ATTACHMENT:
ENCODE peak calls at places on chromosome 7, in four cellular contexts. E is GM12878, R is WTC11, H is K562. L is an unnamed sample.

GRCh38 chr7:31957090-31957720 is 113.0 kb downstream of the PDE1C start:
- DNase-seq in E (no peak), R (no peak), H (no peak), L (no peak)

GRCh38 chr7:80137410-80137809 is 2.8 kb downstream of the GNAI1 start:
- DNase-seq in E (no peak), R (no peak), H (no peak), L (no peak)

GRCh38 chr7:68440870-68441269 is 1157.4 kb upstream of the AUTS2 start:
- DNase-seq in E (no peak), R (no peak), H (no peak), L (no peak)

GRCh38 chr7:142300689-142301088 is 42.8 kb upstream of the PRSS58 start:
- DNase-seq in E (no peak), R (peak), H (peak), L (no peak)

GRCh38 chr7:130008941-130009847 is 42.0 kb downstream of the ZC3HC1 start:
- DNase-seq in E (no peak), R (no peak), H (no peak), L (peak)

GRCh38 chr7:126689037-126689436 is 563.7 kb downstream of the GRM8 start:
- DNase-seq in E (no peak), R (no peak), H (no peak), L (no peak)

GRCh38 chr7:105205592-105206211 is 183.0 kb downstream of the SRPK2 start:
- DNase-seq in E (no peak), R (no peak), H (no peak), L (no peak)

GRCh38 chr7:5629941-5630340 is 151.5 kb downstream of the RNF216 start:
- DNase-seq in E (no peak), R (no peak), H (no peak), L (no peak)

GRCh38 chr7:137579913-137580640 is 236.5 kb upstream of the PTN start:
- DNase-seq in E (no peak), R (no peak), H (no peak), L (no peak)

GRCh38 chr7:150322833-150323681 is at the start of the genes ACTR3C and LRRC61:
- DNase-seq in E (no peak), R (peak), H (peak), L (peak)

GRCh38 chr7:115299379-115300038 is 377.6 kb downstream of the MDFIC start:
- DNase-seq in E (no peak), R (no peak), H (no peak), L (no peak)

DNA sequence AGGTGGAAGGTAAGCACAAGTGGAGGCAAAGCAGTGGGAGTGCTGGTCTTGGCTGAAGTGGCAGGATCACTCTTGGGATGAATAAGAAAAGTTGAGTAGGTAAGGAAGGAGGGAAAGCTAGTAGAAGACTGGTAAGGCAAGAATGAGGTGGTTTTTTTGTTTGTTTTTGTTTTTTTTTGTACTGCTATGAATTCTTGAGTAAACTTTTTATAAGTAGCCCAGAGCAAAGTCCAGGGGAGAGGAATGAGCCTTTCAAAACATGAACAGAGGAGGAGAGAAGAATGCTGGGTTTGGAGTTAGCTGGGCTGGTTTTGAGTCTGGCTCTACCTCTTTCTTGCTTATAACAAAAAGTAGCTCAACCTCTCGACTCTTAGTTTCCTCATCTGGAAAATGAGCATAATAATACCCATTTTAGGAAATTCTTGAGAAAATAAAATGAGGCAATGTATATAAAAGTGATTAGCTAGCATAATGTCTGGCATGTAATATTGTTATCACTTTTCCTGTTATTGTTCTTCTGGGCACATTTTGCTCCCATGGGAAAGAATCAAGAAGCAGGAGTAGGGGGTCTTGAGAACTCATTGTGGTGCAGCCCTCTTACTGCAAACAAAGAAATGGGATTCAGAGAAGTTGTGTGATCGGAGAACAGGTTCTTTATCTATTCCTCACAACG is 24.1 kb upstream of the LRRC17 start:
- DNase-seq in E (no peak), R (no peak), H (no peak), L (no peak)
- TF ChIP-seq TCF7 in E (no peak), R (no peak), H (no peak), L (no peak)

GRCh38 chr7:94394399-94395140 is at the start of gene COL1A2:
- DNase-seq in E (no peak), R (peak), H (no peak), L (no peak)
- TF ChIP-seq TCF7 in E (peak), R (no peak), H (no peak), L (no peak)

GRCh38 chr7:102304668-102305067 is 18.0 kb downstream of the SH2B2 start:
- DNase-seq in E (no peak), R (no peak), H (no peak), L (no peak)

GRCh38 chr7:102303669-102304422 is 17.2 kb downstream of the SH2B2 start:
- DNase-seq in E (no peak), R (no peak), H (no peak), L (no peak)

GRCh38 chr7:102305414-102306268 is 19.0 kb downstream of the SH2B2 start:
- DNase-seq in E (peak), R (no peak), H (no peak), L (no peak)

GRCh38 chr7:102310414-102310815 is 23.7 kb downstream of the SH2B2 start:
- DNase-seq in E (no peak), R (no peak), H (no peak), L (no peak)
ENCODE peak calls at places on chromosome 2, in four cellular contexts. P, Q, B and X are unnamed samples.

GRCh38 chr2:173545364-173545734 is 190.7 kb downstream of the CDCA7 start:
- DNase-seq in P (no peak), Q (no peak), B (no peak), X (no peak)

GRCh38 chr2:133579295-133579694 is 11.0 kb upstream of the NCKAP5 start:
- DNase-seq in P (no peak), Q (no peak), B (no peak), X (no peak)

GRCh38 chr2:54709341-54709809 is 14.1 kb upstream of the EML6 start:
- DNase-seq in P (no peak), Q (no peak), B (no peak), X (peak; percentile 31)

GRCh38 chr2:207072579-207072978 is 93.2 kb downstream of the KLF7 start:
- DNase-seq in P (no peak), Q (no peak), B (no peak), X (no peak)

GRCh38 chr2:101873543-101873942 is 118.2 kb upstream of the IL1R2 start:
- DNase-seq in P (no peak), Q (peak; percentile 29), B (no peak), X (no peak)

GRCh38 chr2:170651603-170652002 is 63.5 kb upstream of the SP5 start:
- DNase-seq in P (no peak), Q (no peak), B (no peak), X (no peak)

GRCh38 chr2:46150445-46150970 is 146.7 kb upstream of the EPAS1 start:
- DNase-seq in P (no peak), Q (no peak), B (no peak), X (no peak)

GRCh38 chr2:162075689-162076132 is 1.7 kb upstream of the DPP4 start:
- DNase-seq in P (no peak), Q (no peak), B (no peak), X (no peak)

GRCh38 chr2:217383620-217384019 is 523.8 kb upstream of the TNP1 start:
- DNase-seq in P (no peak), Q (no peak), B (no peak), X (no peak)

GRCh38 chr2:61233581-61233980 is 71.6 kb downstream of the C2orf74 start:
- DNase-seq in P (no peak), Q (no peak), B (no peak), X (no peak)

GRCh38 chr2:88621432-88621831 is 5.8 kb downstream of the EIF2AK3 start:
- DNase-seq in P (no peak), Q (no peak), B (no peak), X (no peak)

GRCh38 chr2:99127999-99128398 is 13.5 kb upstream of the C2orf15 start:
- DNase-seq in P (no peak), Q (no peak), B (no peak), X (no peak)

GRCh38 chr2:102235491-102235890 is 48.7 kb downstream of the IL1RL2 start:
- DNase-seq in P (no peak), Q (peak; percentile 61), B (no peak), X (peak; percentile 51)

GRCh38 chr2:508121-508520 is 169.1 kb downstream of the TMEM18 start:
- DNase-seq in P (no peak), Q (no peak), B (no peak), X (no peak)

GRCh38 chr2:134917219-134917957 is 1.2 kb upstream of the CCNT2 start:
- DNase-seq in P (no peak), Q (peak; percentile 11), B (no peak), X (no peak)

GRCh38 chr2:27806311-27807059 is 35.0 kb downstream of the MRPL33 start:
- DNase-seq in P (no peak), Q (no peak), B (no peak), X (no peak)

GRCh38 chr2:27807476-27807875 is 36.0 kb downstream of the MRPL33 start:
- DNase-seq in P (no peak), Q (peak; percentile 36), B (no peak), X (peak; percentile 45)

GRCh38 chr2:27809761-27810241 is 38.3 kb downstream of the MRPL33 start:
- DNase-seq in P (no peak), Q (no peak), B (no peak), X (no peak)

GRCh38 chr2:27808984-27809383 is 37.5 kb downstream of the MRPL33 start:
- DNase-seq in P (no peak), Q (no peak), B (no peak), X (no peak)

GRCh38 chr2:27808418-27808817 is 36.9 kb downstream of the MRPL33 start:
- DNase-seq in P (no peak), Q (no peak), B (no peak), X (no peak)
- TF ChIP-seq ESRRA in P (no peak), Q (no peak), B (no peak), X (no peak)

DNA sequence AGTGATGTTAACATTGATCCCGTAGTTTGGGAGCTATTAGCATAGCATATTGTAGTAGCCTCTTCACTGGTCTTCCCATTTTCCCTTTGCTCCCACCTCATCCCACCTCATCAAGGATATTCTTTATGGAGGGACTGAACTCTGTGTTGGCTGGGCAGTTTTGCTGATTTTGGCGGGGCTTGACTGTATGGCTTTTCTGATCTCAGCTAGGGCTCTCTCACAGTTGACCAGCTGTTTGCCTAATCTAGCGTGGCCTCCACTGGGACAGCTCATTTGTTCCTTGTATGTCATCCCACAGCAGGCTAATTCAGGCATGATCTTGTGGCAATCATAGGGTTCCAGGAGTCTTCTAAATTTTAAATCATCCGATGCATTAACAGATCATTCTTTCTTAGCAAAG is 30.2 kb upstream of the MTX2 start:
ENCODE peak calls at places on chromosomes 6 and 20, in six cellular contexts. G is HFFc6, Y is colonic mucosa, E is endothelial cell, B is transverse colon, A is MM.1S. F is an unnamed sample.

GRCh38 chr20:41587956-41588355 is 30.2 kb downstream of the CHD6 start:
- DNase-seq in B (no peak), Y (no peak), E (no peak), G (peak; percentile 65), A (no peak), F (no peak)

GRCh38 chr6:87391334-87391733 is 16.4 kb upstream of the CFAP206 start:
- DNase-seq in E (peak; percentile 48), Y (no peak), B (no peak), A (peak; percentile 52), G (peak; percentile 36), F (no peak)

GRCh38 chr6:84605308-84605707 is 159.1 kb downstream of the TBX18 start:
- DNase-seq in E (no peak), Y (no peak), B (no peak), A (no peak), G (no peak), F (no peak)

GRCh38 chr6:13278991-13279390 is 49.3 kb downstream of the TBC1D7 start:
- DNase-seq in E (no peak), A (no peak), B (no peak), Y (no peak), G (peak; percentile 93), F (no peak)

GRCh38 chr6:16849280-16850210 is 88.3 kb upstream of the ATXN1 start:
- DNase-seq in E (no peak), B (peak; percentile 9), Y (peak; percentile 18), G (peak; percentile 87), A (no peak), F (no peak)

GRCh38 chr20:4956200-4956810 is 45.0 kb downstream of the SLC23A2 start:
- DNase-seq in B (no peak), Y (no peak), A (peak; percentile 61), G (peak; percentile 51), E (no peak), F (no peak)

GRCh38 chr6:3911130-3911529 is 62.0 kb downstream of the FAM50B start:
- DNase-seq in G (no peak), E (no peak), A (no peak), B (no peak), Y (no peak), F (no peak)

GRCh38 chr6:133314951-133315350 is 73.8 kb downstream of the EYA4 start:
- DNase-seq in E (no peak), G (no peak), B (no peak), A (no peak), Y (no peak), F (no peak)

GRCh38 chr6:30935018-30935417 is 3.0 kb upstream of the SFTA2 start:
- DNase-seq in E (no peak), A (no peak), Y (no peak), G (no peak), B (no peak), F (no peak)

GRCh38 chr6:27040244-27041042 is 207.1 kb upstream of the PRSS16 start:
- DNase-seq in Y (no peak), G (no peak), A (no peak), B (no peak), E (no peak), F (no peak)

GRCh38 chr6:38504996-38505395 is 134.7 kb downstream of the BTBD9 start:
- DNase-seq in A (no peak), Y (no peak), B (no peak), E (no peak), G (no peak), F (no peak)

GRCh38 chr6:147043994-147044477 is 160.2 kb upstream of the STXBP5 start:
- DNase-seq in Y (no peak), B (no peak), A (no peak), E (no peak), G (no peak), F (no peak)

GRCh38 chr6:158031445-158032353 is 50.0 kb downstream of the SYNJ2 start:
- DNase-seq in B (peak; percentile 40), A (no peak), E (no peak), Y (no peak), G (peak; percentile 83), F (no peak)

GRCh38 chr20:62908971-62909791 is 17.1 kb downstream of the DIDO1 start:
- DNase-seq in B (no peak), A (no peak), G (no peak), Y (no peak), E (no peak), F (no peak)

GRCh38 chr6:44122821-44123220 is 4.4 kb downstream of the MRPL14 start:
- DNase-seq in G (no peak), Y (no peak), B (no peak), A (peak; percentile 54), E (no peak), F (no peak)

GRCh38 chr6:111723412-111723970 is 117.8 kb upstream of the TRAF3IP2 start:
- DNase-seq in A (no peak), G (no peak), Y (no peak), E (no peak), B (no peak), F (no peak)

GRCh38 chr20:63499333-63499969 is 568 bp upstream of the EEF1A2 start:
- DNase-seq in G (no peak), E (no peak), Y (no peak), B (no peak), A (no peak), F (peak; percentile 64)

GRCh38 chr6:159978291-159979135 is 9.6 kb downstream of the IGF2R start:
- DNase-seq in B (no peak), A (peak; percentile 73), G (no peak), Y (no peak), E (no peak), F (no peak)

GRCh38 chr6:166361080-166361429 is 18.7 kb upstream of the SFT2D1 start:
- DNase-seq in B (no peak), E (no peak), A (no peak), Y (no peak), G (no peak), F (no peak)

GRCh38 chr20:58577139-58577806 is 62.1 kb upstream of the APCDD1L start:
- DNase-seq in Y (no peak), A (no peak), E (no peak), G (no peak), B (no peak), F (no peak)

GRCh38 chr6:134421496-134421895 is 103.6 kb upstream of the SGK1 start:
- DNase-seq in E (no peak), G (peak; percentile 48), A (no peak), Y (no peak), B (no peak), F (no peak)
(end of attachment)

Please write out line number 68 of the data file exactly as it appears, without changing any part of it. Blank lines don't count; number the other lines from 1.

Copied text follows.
- DNase-seq in P (no peak), Q (peak; percentile 11), B (no peak), X (no peak)